Madame Verona Comes Down The Hill
by Dimitri Verhulst
After a childhood spent in foster care and institutes Verhulst wrote stories and novels that dealt with his youth, finally breaking through with a novel called Problemski Hotel which focused on the lives of residents in an asylum-seeker's centre in Belgium. Changing tack completely with this novella he has written something that reads like a fable of old, a paean to love and loneliness, a book which seems to have a random structure but which slowly and successfully assembles itself into a portrait of an isolated community.
The Madame Verona of the title has lived with her husband, Mr Potter, in a house that sits on a hill overlooking the village of Oucwegne, 'a gutter in the earth's crust'. Brought together by music, he a conductor, she a pianist, they have lived in an artistic isolation which many in the village expected to end when Mr Potter hung himself from a tree in the forest, unwilling to allow his fatal illness to run its course. But his final act beforehand had been to cut and collect as much firewood as he could, allowing his wife to perform one last act in his memory. The novella starts almost at its ending.
It had seemed like an inexhaustible supply, but that morning in February Madame Verona had laid the last log on the fire. The last piece of firewood that he too had held in his splinter-pierced hands. There had been less and less to hold that he too had held, because if things don't rot, they break, and when she pushed that last log deeper into the fire with the poker, she decided to go down the hill. As a symbol, a meaningless act set opposite a meaningless fact, but more beautiful.
Her descent towards the village is an important event, especially for the men. Not only is she an uncommonly beautiful woman but Oucwegne is a village beset by a kind of curse; all the children born, bar one, have been male. The men have had to content themselves with trips to the nearest town and its whorehouses to satisfy their yearning for coupling but for many men the return of Madame Verona heralds the chance to capture the highest prize. When it is known that Madame has had the tree from which her husband hanged himself cut down it seems that she has finished her mourning and will return to the village soon.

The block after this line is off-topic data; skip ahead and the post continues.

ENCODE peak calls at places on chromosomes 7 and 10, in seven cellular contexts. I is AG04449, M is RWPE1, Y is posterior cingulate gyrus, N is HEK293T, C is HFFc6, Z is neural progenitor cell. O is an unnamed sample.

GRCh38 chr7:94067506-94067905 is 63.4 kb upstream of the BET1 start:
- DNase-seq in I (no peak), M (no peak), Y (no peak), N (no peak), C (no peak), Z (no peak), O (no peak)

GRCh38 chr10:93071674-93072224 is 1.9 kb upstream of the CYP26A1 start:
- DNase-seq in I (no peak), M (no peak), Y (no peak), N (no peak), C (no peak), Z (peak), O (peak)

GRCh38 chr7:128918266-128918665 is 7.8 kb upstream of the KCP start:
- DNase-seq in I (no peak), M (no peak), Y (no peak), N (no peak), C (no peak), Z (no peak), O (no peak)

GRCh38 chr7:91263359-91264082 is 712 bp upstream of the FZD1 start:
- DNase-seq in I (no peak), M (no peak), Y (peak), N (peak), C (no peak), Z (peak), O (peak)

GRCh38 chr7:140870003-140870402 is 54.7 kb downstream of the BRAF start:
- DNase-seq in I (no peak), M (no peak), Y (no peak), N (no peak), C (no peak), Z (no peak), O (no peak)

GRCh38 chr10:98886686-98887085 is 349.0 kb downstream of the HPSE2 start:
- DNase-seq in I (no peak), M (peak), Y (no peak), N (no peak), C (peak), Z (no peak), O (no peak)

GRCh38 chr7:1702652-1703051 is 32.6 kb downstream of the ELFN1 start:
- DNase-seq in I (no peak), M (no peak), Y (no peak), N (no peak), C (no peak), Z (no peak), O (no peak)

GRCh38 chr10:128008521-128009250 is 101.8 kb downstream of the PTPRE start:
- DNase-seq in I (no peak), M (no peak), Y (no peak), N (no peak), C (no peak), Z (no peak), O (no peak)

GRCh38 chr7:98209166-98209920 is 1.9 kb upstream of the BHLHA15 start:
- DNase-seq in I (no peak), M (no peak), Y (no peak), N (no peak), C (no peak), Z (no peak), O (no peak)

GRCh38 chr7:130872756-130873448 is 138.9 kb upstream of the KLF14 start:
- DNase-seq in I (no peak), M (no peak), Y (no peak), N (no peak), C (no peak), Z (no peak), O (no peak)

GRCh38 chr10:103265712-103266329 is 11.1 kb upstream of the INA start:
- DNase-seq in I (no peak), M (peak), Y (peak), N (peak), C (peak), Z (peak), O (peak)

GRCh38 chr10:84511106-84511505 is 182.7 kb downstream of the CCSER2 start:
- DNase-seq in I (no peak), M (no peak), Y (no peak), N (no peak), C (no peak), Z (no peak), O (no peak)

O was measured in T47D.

Silence is often more intense after its return. When a tree accepts its defeat. creaks and capsizes, all life flies up and off. There's crowing and cawing, branches crack, it rains feather and down, rabbits flee to their underground shelters. All things considered the titan's contact with the actual ground is quiet, people generally expect it to be louder. It's mainly the rest of the forest that kicks up a fuss and makes a racket. And once the creatures have assessed the damage, silence comes back. Eyes and leaves turn to the light that has never shone so brightly here. A place has come free, the struggle can begin, because the space will be occupied by something or someone. It's like that for trees, it's like that for people.
But she has plans for the tree. She instructs a luthier to fashion her husband's beloved instrument, the cello, from the wood. The tree having been freshly cut, it will take time for the wood to dry and season but Madame has not only patience but enough firewood to last her the twenty year wait.
That sense of community I mentioned is created in several ways. There is the social aspect, the village united in its love of drink and table football, social standing and grievances worked out on that enclosed green surface. There are the professional/personal relationships, for example the nearest doctor being a journey away the village have tended to rely on the vet for their medical needs. The fact that many of the older men of the village knew her as the little daughter of the sweet-shop owner adding to their embarrassment when it comes to examination. There is also a great section that explains the time when a cow was made mayor, an episode that typifies that feel of fable and the skill with which Verhulst is able to say so much about village life with so little. At only 145 generously-spaced pages this book does what all good fables should: keeps its strong themes running throughout and fills your mind with images and character. After such a volte-face it is intriguing to think what Verhulst might write next. I see that he has also written poetry and one other standout moment for me was a verse written by Mr Potter for Madame. All of which makes Verhulst seem like a Belgian Adam Foulds. I wonder what he'd make of that.